What will be an unusually busy, not to mention stellar festive season for music docs - stand by, fans of David Byrne, the Bee Gees and (gulp) the Stereophonics - opens in elegant style with Tripping with Nils Frahm, a Brad Pitt-produced concert film showcasing the eminent German electronica peddler. As an artist, Frahm poses a problem for the cinema, and it's the same problem the producers of Top of the Pops faced when dance music began to dominate the charts in the late Eighties/early Nineties: how do you make a compelling spectacle out of the sight of a pale man sat behind a keyboard, or twiddling knobs on various black boxes? The TOTP old guard's solution was straight out of light entertainment: surround and outnumber the performer with sexy dancers throwing their bits around. With Tripping, director Benoit Toulemonde goes the other way: he leans only further into this lowish-key activity, the better to highlight the great skill involved. Toulemonde ushers the 36-year-old Frahm into the middle of a darkened Funkhaus in Berlin - shaven-headed beneath a flat cap and boho black T-shirt, resembling a marginally more agonised Andrew Scott - and then quietly gets on with watching him do what he does. Not so much event cinema as a supremely well-timed invitation to hibernate, this may be a film best dialled up in the early hours, perhaps with blankets close at hand, and a candle or something more intoxicating on the go. It becomes fairly obvious why Pitt, one of Hollywood's most celebrated caners, may have been drawn this way.
Scene and mood may be the mellowest imaginable: in a couple of places early on, a piece ebbs away, and an audibly sleepy pause ensues while the crowd huddling around Frahm figure out whether or not this is their cue to applaud. (This must be a great feeling for a minimalist: to make your audience believe silence is part of the show. Frahm chips in by uttering not one word the entire 90 minutes.) Yet the pared-down focus only points up the extent to which Frahm is operating as a one-man band here. Presumably, it would have taken a hefty road crew to set up the piano, synthesisers, modulators and pitchshifters piled high on the Funkhaus floor; during the most ambitious numbers, Frahm has to skitter frantically around a Maplin firesale's worth of kit to get the effect he wants. He can sit down and play a note over here, but he has to reach over there to sustain or distort it, and he has to haul some serious ass to work in a sample. There's your show right there: the music may be very minimal, super-chill in a way that has always played well in Berlin since the inception of Kraftwerk, but the effort that goes into reproducing it live, and doing so single-handedly, leaves the musician front-and-centre sweating like James Brown at the Apollo.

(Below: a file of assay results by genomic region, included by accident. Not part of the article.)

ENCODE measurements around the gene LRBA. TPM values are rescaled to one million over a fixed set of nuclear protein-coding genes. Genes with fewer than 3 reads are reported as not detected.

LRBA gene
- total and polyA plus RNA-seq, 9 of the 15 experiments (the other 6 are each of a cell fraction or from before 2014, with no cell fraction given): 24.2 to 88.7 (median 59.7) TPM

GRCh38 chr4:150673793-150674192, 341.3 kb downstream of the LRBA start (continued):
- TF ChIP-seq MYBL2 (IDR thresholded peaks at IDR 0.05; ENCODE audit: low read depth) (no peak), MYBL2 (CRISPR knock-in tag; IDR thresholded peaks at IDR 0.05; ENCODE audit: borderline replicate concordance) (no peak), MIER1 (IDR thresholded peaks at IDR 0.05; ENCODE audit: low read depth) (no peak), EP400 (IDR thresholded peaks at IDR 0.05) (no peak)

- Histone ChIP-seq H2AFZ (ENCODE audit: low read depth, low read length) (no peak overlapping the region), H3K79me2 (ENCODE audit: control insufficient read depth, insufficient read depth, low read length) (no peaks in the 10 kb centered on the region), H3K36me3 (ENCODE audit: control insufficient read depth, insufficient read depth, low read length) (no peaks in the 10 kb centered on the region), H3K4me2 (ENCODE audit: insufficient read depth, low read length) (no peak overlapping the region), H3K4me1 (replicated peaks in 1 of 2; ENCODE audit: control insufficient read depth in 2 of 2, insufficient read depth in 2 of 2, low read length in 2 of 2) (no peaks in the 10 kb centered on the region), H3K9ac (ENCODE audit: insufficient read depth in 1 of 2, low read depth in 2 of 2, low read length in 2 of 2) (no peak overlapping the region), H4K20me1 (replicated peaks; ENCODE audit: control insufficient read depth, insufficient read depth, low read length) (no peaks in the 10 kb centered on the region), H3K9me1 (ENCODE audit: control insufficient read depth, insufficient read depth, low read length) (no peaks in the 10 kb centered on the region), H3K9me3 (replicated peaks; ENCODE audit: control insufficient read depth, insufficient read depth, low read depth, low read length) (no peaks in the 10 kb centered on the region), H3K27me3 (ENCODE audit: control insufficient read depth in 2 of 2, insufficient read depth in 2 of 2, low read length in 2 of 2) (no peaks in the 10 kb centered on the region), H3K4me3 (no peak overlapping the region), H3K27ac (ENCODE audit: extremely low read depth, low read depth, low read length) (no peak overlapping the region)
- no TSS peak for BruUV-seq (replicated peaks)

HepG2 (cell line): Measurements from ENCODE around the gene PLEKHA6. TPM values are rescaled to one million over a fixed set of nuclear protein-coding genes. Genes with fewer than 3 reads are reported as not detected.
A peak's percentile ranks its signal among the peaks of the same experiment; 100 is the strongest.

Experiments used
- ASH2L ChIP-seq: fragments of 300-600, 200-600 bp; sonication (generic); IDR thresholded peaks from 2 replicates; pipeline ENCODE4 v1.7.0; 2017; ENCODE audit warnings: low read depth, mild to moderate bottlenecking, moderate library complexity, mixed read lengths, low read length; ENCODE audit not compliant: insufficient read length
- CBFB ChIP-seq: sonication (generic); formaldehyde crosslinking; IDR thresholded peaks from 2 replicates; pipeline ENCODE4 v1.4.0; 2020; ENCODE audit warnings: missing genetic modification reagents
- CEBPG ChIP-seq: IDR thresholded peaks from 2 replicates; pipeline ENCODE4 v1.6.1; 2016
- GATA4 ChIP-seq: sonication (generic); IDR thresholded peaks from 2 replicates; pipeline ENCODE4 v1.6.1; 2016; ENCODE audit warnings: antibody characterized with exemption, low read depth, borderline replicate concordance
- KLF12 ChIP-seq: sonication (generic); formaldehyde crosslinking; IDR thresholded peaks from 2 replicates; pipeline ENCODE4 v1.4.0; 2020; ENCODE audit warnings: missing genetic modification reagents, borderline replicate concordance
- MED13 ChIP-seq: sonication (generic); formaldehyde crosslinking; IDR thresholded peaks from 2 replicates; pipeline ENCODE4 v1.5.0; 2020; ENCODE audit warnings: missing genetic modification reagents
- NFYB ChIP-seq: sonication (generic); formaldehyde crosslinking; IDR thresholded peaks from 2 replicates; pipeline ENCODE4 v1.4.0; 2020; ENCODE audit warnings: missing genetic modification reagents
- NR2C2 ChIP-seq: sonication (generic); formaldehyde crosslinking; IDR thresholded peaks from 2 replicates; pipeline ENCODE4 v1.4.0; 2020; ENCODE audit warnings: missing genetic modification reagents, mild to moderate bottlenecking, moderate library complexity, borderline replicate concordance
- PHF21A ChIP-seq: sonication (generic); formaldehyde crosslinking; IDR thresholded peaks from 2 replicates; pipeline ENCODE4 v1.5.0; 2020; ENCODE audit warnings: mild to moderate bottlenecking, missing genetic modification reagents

That perspiration has been met with an equal application on the filmmaker's part. Toulemonde has taken great care with his shot choices and sound mix, eternally snaking around swaying spectators - and through the abundant cables and wires on stage - to bring us closer to the source of each particular set of beats, and to find the angle that best demonstrates his subject's absolute mastery of the keyboard. One takehome: the most expressive close-ups of hands the cinema has offered in some while, possibly because Toulemonde had two of the most dextrous hands on the planet at his disposal, able to multitask - to create real, delicate beauty and do the tech work that enables it to fill a room - without snapping into two or three. Anyone seeking overwhelming widescreen stimuli from their concert movies should probably hold out for Spike Lee's film of David Byrne's American Utopia (arriving in the UK next week): Tripping's idea of a showstopper is to set Frahm to beating the insides of his Steinway with what look like two well-worn toilet brushes. But the encircling fullness of sound he generates here, as elsewhere, is remarkable, and that interiority feels crucial to what this composer-director pairing have been mining all along. It's a film of quiet precision and fascination, and proof sexy dancers aren't the solution to everything.
Tripping with Nils Frahm is now streaming via MUBI UK.